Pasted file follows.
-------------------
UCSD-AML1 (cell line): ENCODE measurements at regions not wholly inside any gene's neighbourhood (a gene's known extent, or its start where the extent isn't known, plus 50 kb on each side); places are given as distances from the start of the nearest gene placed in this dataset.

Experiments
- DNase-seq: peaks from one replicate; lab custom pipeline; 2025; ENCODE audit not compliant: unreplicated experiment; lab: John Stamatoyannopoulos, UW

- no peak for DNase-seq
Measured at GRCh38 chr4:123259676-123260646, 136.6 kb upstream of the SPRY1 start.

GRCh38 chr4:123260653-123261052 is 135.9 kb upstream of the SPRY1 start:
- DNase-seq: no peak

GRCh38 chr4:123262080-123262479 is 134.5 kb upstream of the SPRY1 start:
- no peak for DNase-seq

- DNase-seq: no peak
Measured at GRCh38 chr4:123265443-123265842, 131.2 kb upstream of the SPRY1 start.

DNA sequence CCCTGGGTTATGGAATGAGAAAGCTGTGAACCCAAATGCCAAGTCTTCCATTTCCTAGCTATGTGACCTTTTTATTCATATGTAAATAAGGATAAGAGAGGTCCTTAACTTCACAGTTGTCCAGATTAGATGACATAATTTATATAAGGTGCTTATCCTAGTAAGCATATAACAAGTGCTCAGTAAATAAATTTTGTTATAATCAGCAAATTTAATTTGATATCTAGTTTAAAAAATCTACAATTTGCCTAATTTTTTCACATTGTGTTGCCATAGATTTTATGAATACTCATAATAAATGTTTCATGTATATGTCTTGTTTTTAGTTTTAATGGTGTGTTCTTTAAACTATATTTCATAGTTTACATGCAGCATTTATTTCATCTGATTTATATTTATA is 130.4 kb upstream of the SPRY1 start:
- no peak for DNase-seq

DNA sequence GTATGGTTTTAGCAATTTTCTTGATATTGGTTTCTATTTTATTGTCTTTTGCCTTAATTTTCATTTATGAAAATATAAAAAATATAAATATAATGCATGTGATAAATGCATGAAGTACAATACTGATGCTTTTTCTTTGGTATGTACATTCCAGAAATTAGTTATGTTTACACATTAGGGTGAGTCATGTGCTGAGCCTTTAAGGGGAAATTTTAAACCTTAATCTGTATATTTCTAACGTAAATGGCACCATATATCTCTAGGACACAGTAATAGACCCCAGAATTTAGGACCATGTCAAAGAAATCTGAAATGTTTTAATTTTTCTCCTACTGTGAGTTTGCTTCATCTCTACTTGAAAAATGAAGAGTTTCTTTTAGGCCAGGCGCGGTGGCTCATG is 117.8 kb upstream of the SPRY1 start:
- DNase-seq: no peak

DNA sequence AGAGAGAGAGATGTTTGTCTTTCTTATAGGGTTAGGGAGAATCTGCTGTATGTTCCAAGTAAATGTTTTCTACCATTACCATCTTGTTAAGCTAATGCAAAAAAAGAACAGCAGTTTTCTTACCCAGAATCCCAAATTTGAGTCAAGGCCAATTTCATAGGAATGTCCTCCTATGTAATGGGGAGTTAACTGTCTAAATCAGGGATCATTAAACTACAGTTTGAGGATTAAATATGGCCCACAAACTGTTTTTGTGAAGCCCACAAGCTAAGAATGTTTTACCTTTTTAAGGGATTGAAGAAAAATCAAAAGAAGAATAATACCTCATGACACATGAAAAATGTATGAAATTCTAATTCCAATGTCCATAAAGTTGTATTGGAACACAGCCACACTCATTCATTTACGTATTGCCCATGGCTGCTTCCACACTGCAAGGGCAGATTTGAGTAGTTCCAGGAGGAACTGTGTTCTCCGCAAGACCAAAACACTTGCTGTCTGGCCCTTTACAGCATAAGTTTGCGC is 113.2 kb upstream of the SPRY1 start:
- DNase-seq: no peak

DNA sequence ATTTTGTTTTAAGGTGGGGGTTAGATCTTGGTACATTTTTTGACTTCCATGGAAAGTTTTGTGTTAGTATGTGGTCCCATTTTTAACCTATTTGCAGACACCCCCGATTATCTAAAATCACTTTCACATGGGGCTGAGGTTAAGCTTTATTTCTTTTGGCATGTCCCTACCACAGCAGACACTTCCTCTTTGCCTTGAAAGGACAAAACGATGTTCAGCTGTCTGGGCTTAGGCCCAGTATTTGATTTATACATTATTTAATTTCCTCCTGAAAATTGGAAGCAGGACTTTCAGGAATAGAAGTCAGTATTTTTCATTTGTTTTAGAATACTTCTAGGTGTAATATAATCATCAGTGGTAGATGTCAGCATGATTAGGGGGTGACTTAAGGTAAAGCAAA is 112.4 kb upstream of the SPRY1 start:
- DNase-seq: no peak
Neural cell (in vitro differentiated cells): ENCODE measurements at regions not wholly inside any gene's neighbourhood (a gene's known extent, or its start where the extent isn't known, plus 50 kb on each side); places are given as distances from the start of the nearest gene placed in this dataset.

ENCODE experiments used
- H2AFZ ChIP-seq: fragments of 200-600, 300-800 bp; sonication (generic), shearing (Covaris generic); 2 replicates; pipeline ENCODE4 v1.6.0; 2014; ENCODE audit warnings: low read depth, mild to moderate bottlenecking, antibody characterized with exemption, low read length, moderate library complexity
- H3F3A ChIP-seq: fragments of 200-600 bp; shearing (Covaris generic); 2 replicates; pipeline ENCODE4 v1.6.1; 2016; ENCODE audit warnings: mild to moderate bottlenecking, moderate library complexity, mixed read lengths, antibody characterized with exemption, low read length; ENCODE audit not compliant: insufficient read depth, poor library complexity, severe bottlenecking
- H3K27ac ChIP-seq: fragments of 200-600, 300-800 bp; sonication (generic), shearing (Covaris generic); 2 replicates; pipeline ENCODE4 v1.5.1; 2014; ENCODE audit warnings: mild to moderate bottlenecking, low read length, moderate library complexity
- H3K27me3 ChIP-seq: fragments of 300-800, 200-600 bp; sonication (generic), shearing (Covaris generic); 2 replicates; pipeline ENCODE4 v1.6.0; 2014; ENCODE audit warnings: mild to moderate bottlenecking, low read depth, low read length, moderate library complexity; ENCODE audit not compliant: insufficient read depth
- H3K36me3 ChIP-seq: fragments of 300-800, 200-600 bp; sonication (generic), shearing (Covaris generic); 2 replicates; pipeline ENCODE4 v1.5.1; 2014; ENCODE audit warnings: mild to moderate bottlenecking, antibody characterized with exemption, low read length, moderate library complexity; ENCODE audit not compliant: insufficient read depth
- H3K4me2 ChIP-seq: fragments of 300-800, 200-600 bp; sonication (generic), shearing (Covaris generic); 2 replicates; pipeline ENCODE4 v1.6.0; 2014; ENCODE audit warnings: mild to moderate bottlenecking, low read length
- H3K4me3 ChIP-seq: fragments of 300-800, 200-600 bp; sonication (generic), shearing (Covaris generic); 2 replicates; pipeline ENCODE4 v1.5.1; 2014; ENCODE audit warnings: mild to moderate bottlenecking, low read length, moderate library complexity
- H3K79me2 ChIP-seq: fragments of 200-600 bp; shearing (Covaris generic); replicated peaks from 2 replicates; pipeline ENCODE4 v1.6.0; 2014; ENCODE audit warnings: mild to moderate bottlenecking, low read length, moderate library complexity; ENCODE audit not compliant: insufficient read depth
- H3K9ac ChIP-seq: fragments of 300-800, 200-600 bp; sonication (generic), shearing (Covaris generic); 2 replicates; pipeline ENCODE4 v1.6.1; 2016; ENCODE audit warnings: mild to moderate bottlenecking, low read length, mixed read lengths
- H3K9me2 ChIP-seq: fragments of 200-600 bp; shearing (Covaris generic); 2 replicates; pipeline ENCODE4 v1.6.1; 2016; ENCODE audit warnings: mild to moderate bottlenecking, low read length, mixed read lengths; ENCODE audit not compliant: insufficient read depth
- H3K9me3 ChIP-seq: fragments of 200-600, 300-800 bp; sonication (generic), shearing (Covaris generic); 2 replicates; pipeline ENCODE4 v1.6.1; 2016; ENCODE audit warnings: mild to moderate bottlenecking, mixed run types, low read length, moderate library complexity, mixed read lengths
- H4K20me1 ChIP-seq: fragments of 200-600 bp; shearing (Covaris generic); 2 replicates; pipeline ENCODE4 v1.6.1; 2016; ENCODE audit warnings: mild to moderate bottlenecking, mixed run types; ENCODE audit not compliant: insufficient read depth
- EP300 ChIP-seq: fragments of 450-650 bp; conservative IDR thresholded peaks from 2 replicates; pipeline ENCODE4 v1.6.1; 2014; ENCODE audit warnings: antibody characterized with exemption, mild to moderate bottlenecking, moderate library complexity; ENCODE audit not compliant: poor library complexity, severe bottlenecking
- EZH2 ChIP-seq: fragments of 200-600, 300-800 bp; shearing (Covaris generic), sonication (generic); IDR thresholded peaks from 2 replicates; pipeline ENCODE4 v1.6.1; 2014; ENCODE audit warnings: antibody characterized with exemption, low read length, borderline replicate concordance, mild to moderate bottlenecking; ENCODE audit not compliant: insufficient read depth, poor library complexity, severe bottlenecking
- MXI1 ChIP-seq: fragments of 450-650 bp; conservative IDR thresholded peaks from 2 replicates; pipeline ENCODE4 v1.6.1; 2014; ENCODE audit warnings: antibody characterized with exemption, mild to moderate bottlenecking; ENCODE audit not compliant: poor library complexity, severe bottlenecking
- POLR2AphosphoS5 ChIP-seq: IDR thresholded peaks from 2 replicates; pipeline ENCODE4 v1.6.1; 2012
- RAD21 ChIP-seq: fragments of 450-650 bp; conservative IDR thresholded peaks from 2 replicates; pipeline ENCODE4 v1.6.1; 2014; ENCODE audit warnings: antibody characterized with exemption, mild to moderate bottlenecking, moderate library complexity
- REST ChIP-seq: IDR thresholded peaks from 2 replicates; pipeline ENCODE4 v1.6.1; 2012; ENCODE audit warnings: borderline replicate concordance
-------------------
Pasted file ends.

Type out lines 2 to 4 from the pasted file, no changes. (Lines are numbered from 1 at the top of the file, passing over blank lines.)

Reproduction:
Experiments
- DNase-seq: peaks from one replicate; lab custom pipeline; 2025; ENCODE audit not compliant: unreplicated experiment; lab: John Stamatoyannopoulos, UW

- no peak for DNase-seq